He received gunshot wounds to his head, left leg and right arm that resulted in his treatment in the field hospital in France for three weeks. John was then transferred to St. John's Hospital in Cheltenham at the end of January.

The wounds to his leg and head caused no serious concerns and healed quickly, leaving permanent scars; however, John's right arm had several wounds from the shoulder to below the elbow that never fully healed.

Eventually, he experienced ongoing weakness and pain, losing over 40% of the use of his arm, yet, it is fortunate for this writer, that it did not prevent him from penning a few lines in Nurse Wattis' autograph book.
On July 11, 1917, Sergeant John Henry DeGraves was discharged as being medically unfit to return to active service.  In April, 1918, John sailed on the Aquitania, leaving from Liverpool and arriving in Halifax, Nova Scotia  on April 29th. His destination was  Victoria, B.C. where he was officially discharged from the Canadian Expeditionary Forces on June 5, 1918.

After the War: John and  Elizabeth (who was called Lil) are known to have had at least one child, Bessie Brooks DeGraves, born in Vancouver after John enlisted.

Following the war, few records have been located for John; however, he is in the Voter's Lists from 1940 until the year of his death:
1940 Assistant Fire Chief -Living in Vancouver
1945 Now working as an exporter - Living in Vancouver
1949, 1953 and 1957 Retired and living in the Fraser Valley district of B.C.

Occasional Canadian newspaper articles mention John's name when he was assisting in the investigation of serious fires that occurred in his city. Unfortunately, no obituary has been located that might have filled in more of his life.

Death:  John and Elizabeth were living in Mission City, B.C. at the time of his death.  He died July 14, 1957 in Shaughnessy Hospital, Vancouver.  Elizabeth passed away in 1968 and their daughter, Bessie (Hargreaves) died in 1988.  John and Elizabeth are buried side by side in the Haztic Cemetery in the Fraser Valley.

And so, this concludes my brief story of a young soldier who left behind a few unspoken words in a country far removed from both his birth land and adopted homeland; yet, here we are in the year 2015 reading those words and thinking good thoughts of him.  It has been nice getting to know you, John Henry DeGraves.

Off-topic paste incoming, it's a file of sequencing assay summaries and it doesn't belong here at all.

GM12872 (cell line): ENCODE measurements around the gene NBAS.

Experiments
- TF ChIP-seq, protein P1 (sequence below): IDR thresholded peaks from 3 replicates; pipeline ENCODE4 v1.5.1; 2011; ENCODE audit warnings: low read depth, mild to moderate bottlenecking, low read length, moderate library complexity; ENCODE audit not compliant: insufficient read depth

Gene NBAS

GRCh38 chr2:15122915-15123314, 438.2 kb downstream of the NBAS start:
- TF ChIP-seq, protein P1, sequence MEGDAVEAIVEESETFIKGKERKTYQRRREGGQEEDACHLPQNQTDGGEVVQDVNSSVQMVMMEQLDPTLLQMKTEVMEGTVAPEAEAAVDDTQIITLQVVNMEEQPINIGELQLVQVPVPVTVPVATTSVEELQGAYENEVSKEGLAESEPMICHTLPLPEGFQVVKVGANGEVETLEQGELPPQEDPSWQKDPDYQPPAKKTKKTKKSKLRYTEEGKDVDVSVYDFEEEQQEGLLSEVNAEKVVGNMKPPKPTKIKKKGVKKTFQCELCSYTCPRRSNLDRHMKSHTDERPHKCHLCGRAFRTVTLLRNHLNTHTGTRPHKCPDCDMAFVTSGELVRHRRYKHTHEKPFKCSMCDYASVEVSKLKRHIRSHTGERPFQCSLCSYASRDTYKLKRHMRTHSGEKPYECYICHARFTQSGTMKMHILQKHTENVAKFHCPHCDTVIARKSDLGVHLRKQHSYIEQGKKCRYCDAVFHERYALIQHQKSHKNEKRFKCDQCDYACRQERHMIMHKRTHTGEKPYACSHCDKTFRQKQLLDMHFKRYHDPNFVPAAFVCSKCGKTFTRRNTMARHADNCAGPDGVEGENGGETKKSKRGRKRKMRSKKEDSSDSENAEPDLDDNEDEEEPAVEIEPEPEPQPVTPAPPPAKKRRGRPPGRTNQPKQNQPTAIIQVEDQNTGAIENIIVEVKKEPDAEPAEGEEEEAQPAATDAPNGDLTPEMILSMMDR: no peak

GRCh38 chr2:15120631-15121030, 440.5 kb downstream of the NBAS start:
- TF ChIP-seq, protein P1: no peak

© Researched and written by Susan [Hillman] Brazeau, BA, MA-IS,
August 2015, Lloydminster, Alberta, Canada

Picture, page from the St John's Red Cross Hospital autograph book, courtesy of David  Harrop and medal supplied by Susan [Hillman] Brazeau

Sources:
1.  Ancestry.ca:  Family research record
                           :  Australian 1891 Census
                           :  Australian Birth Marriage and Death records
                           :  1911 Census of Canada
                           :  Canadian Voter's Lists
                           :  Canadian Ships Passenger Lists 1913, 1914
                           :  Find-A-Grave
2.  British Columbia Vital Statistics (Birth, Death and Marriage records)
3.  Canada Great War Project
3.  Library and Archives Canada (Service Records)
4.  Andrew Simpson's Online Blog: Blighty… [July 9, 2015]


Salford People through the camera of Phil Portus ......Sandra Opoku & Michelle Darby

In the 1970s Phil Portus set out to record  Salford people.

He writes, Sandra,  as a child,  lived in a large terraced house on South Anne Street opposite the Langworthy Estate.  They both attended St Joseph's Infant School in Ordsall and then went on to Sacred heart School (Cathedral High)

Sandra  recalls "Happy times for me, however they did have a lot of racism at that point and coming from a mixed parentage, that had an impact on my life as well as growing up in the Salford environment.
But we are in multicultural society now which is a bit more accepting, but back then it was quite tough. I had lovely friends like Michelle who kept me going and kept me smiling"

Sandra and Michelle lost touch after secondary  school, eventually Sandra  got married and moved away.

She has 2 grown up children and currently works in the accounts department for Unilever and has a telecommunication business in Africa.

As a child, Michelle had lived in one of the  council flats above the arch on the Langworthy Estate.

Michelle recalls that it was safer for children to play out when she was a child. Children  generally belonged to  large extended families living in close proximity and they all looked after each other.

Michelle now works on reception at the Trafford Cricket Ground.  She has 2 grown up sons and lives in Peel Green, Eccles.

© Phil Portus 2016

Pictures; courtesy of Phil Portus, 1977-2016

*Phil Portus, http://www.philportus.co.uk/


Tuesday, 15 August 2017

A lost Eltham Palace nu 2 .............. The Banqueting Hall in 1782

Now I have decided to run a few pictures of what Eltham Palace looked like in the 18th and 19th centuries.

It had long been abandoned as a home for royalty and its grand days were thing of the past.

The occasional tourist up from London called in along with an interested artist keen to capture its former splendour but that was about it.

All very different from now, and a prelude to more stories of the building and its history.*

But in the meantime here then over the next few days are the Palace as you might have seen it during the early 19th century, all taken from that wonderful book on the history of Eltham published in 1909.**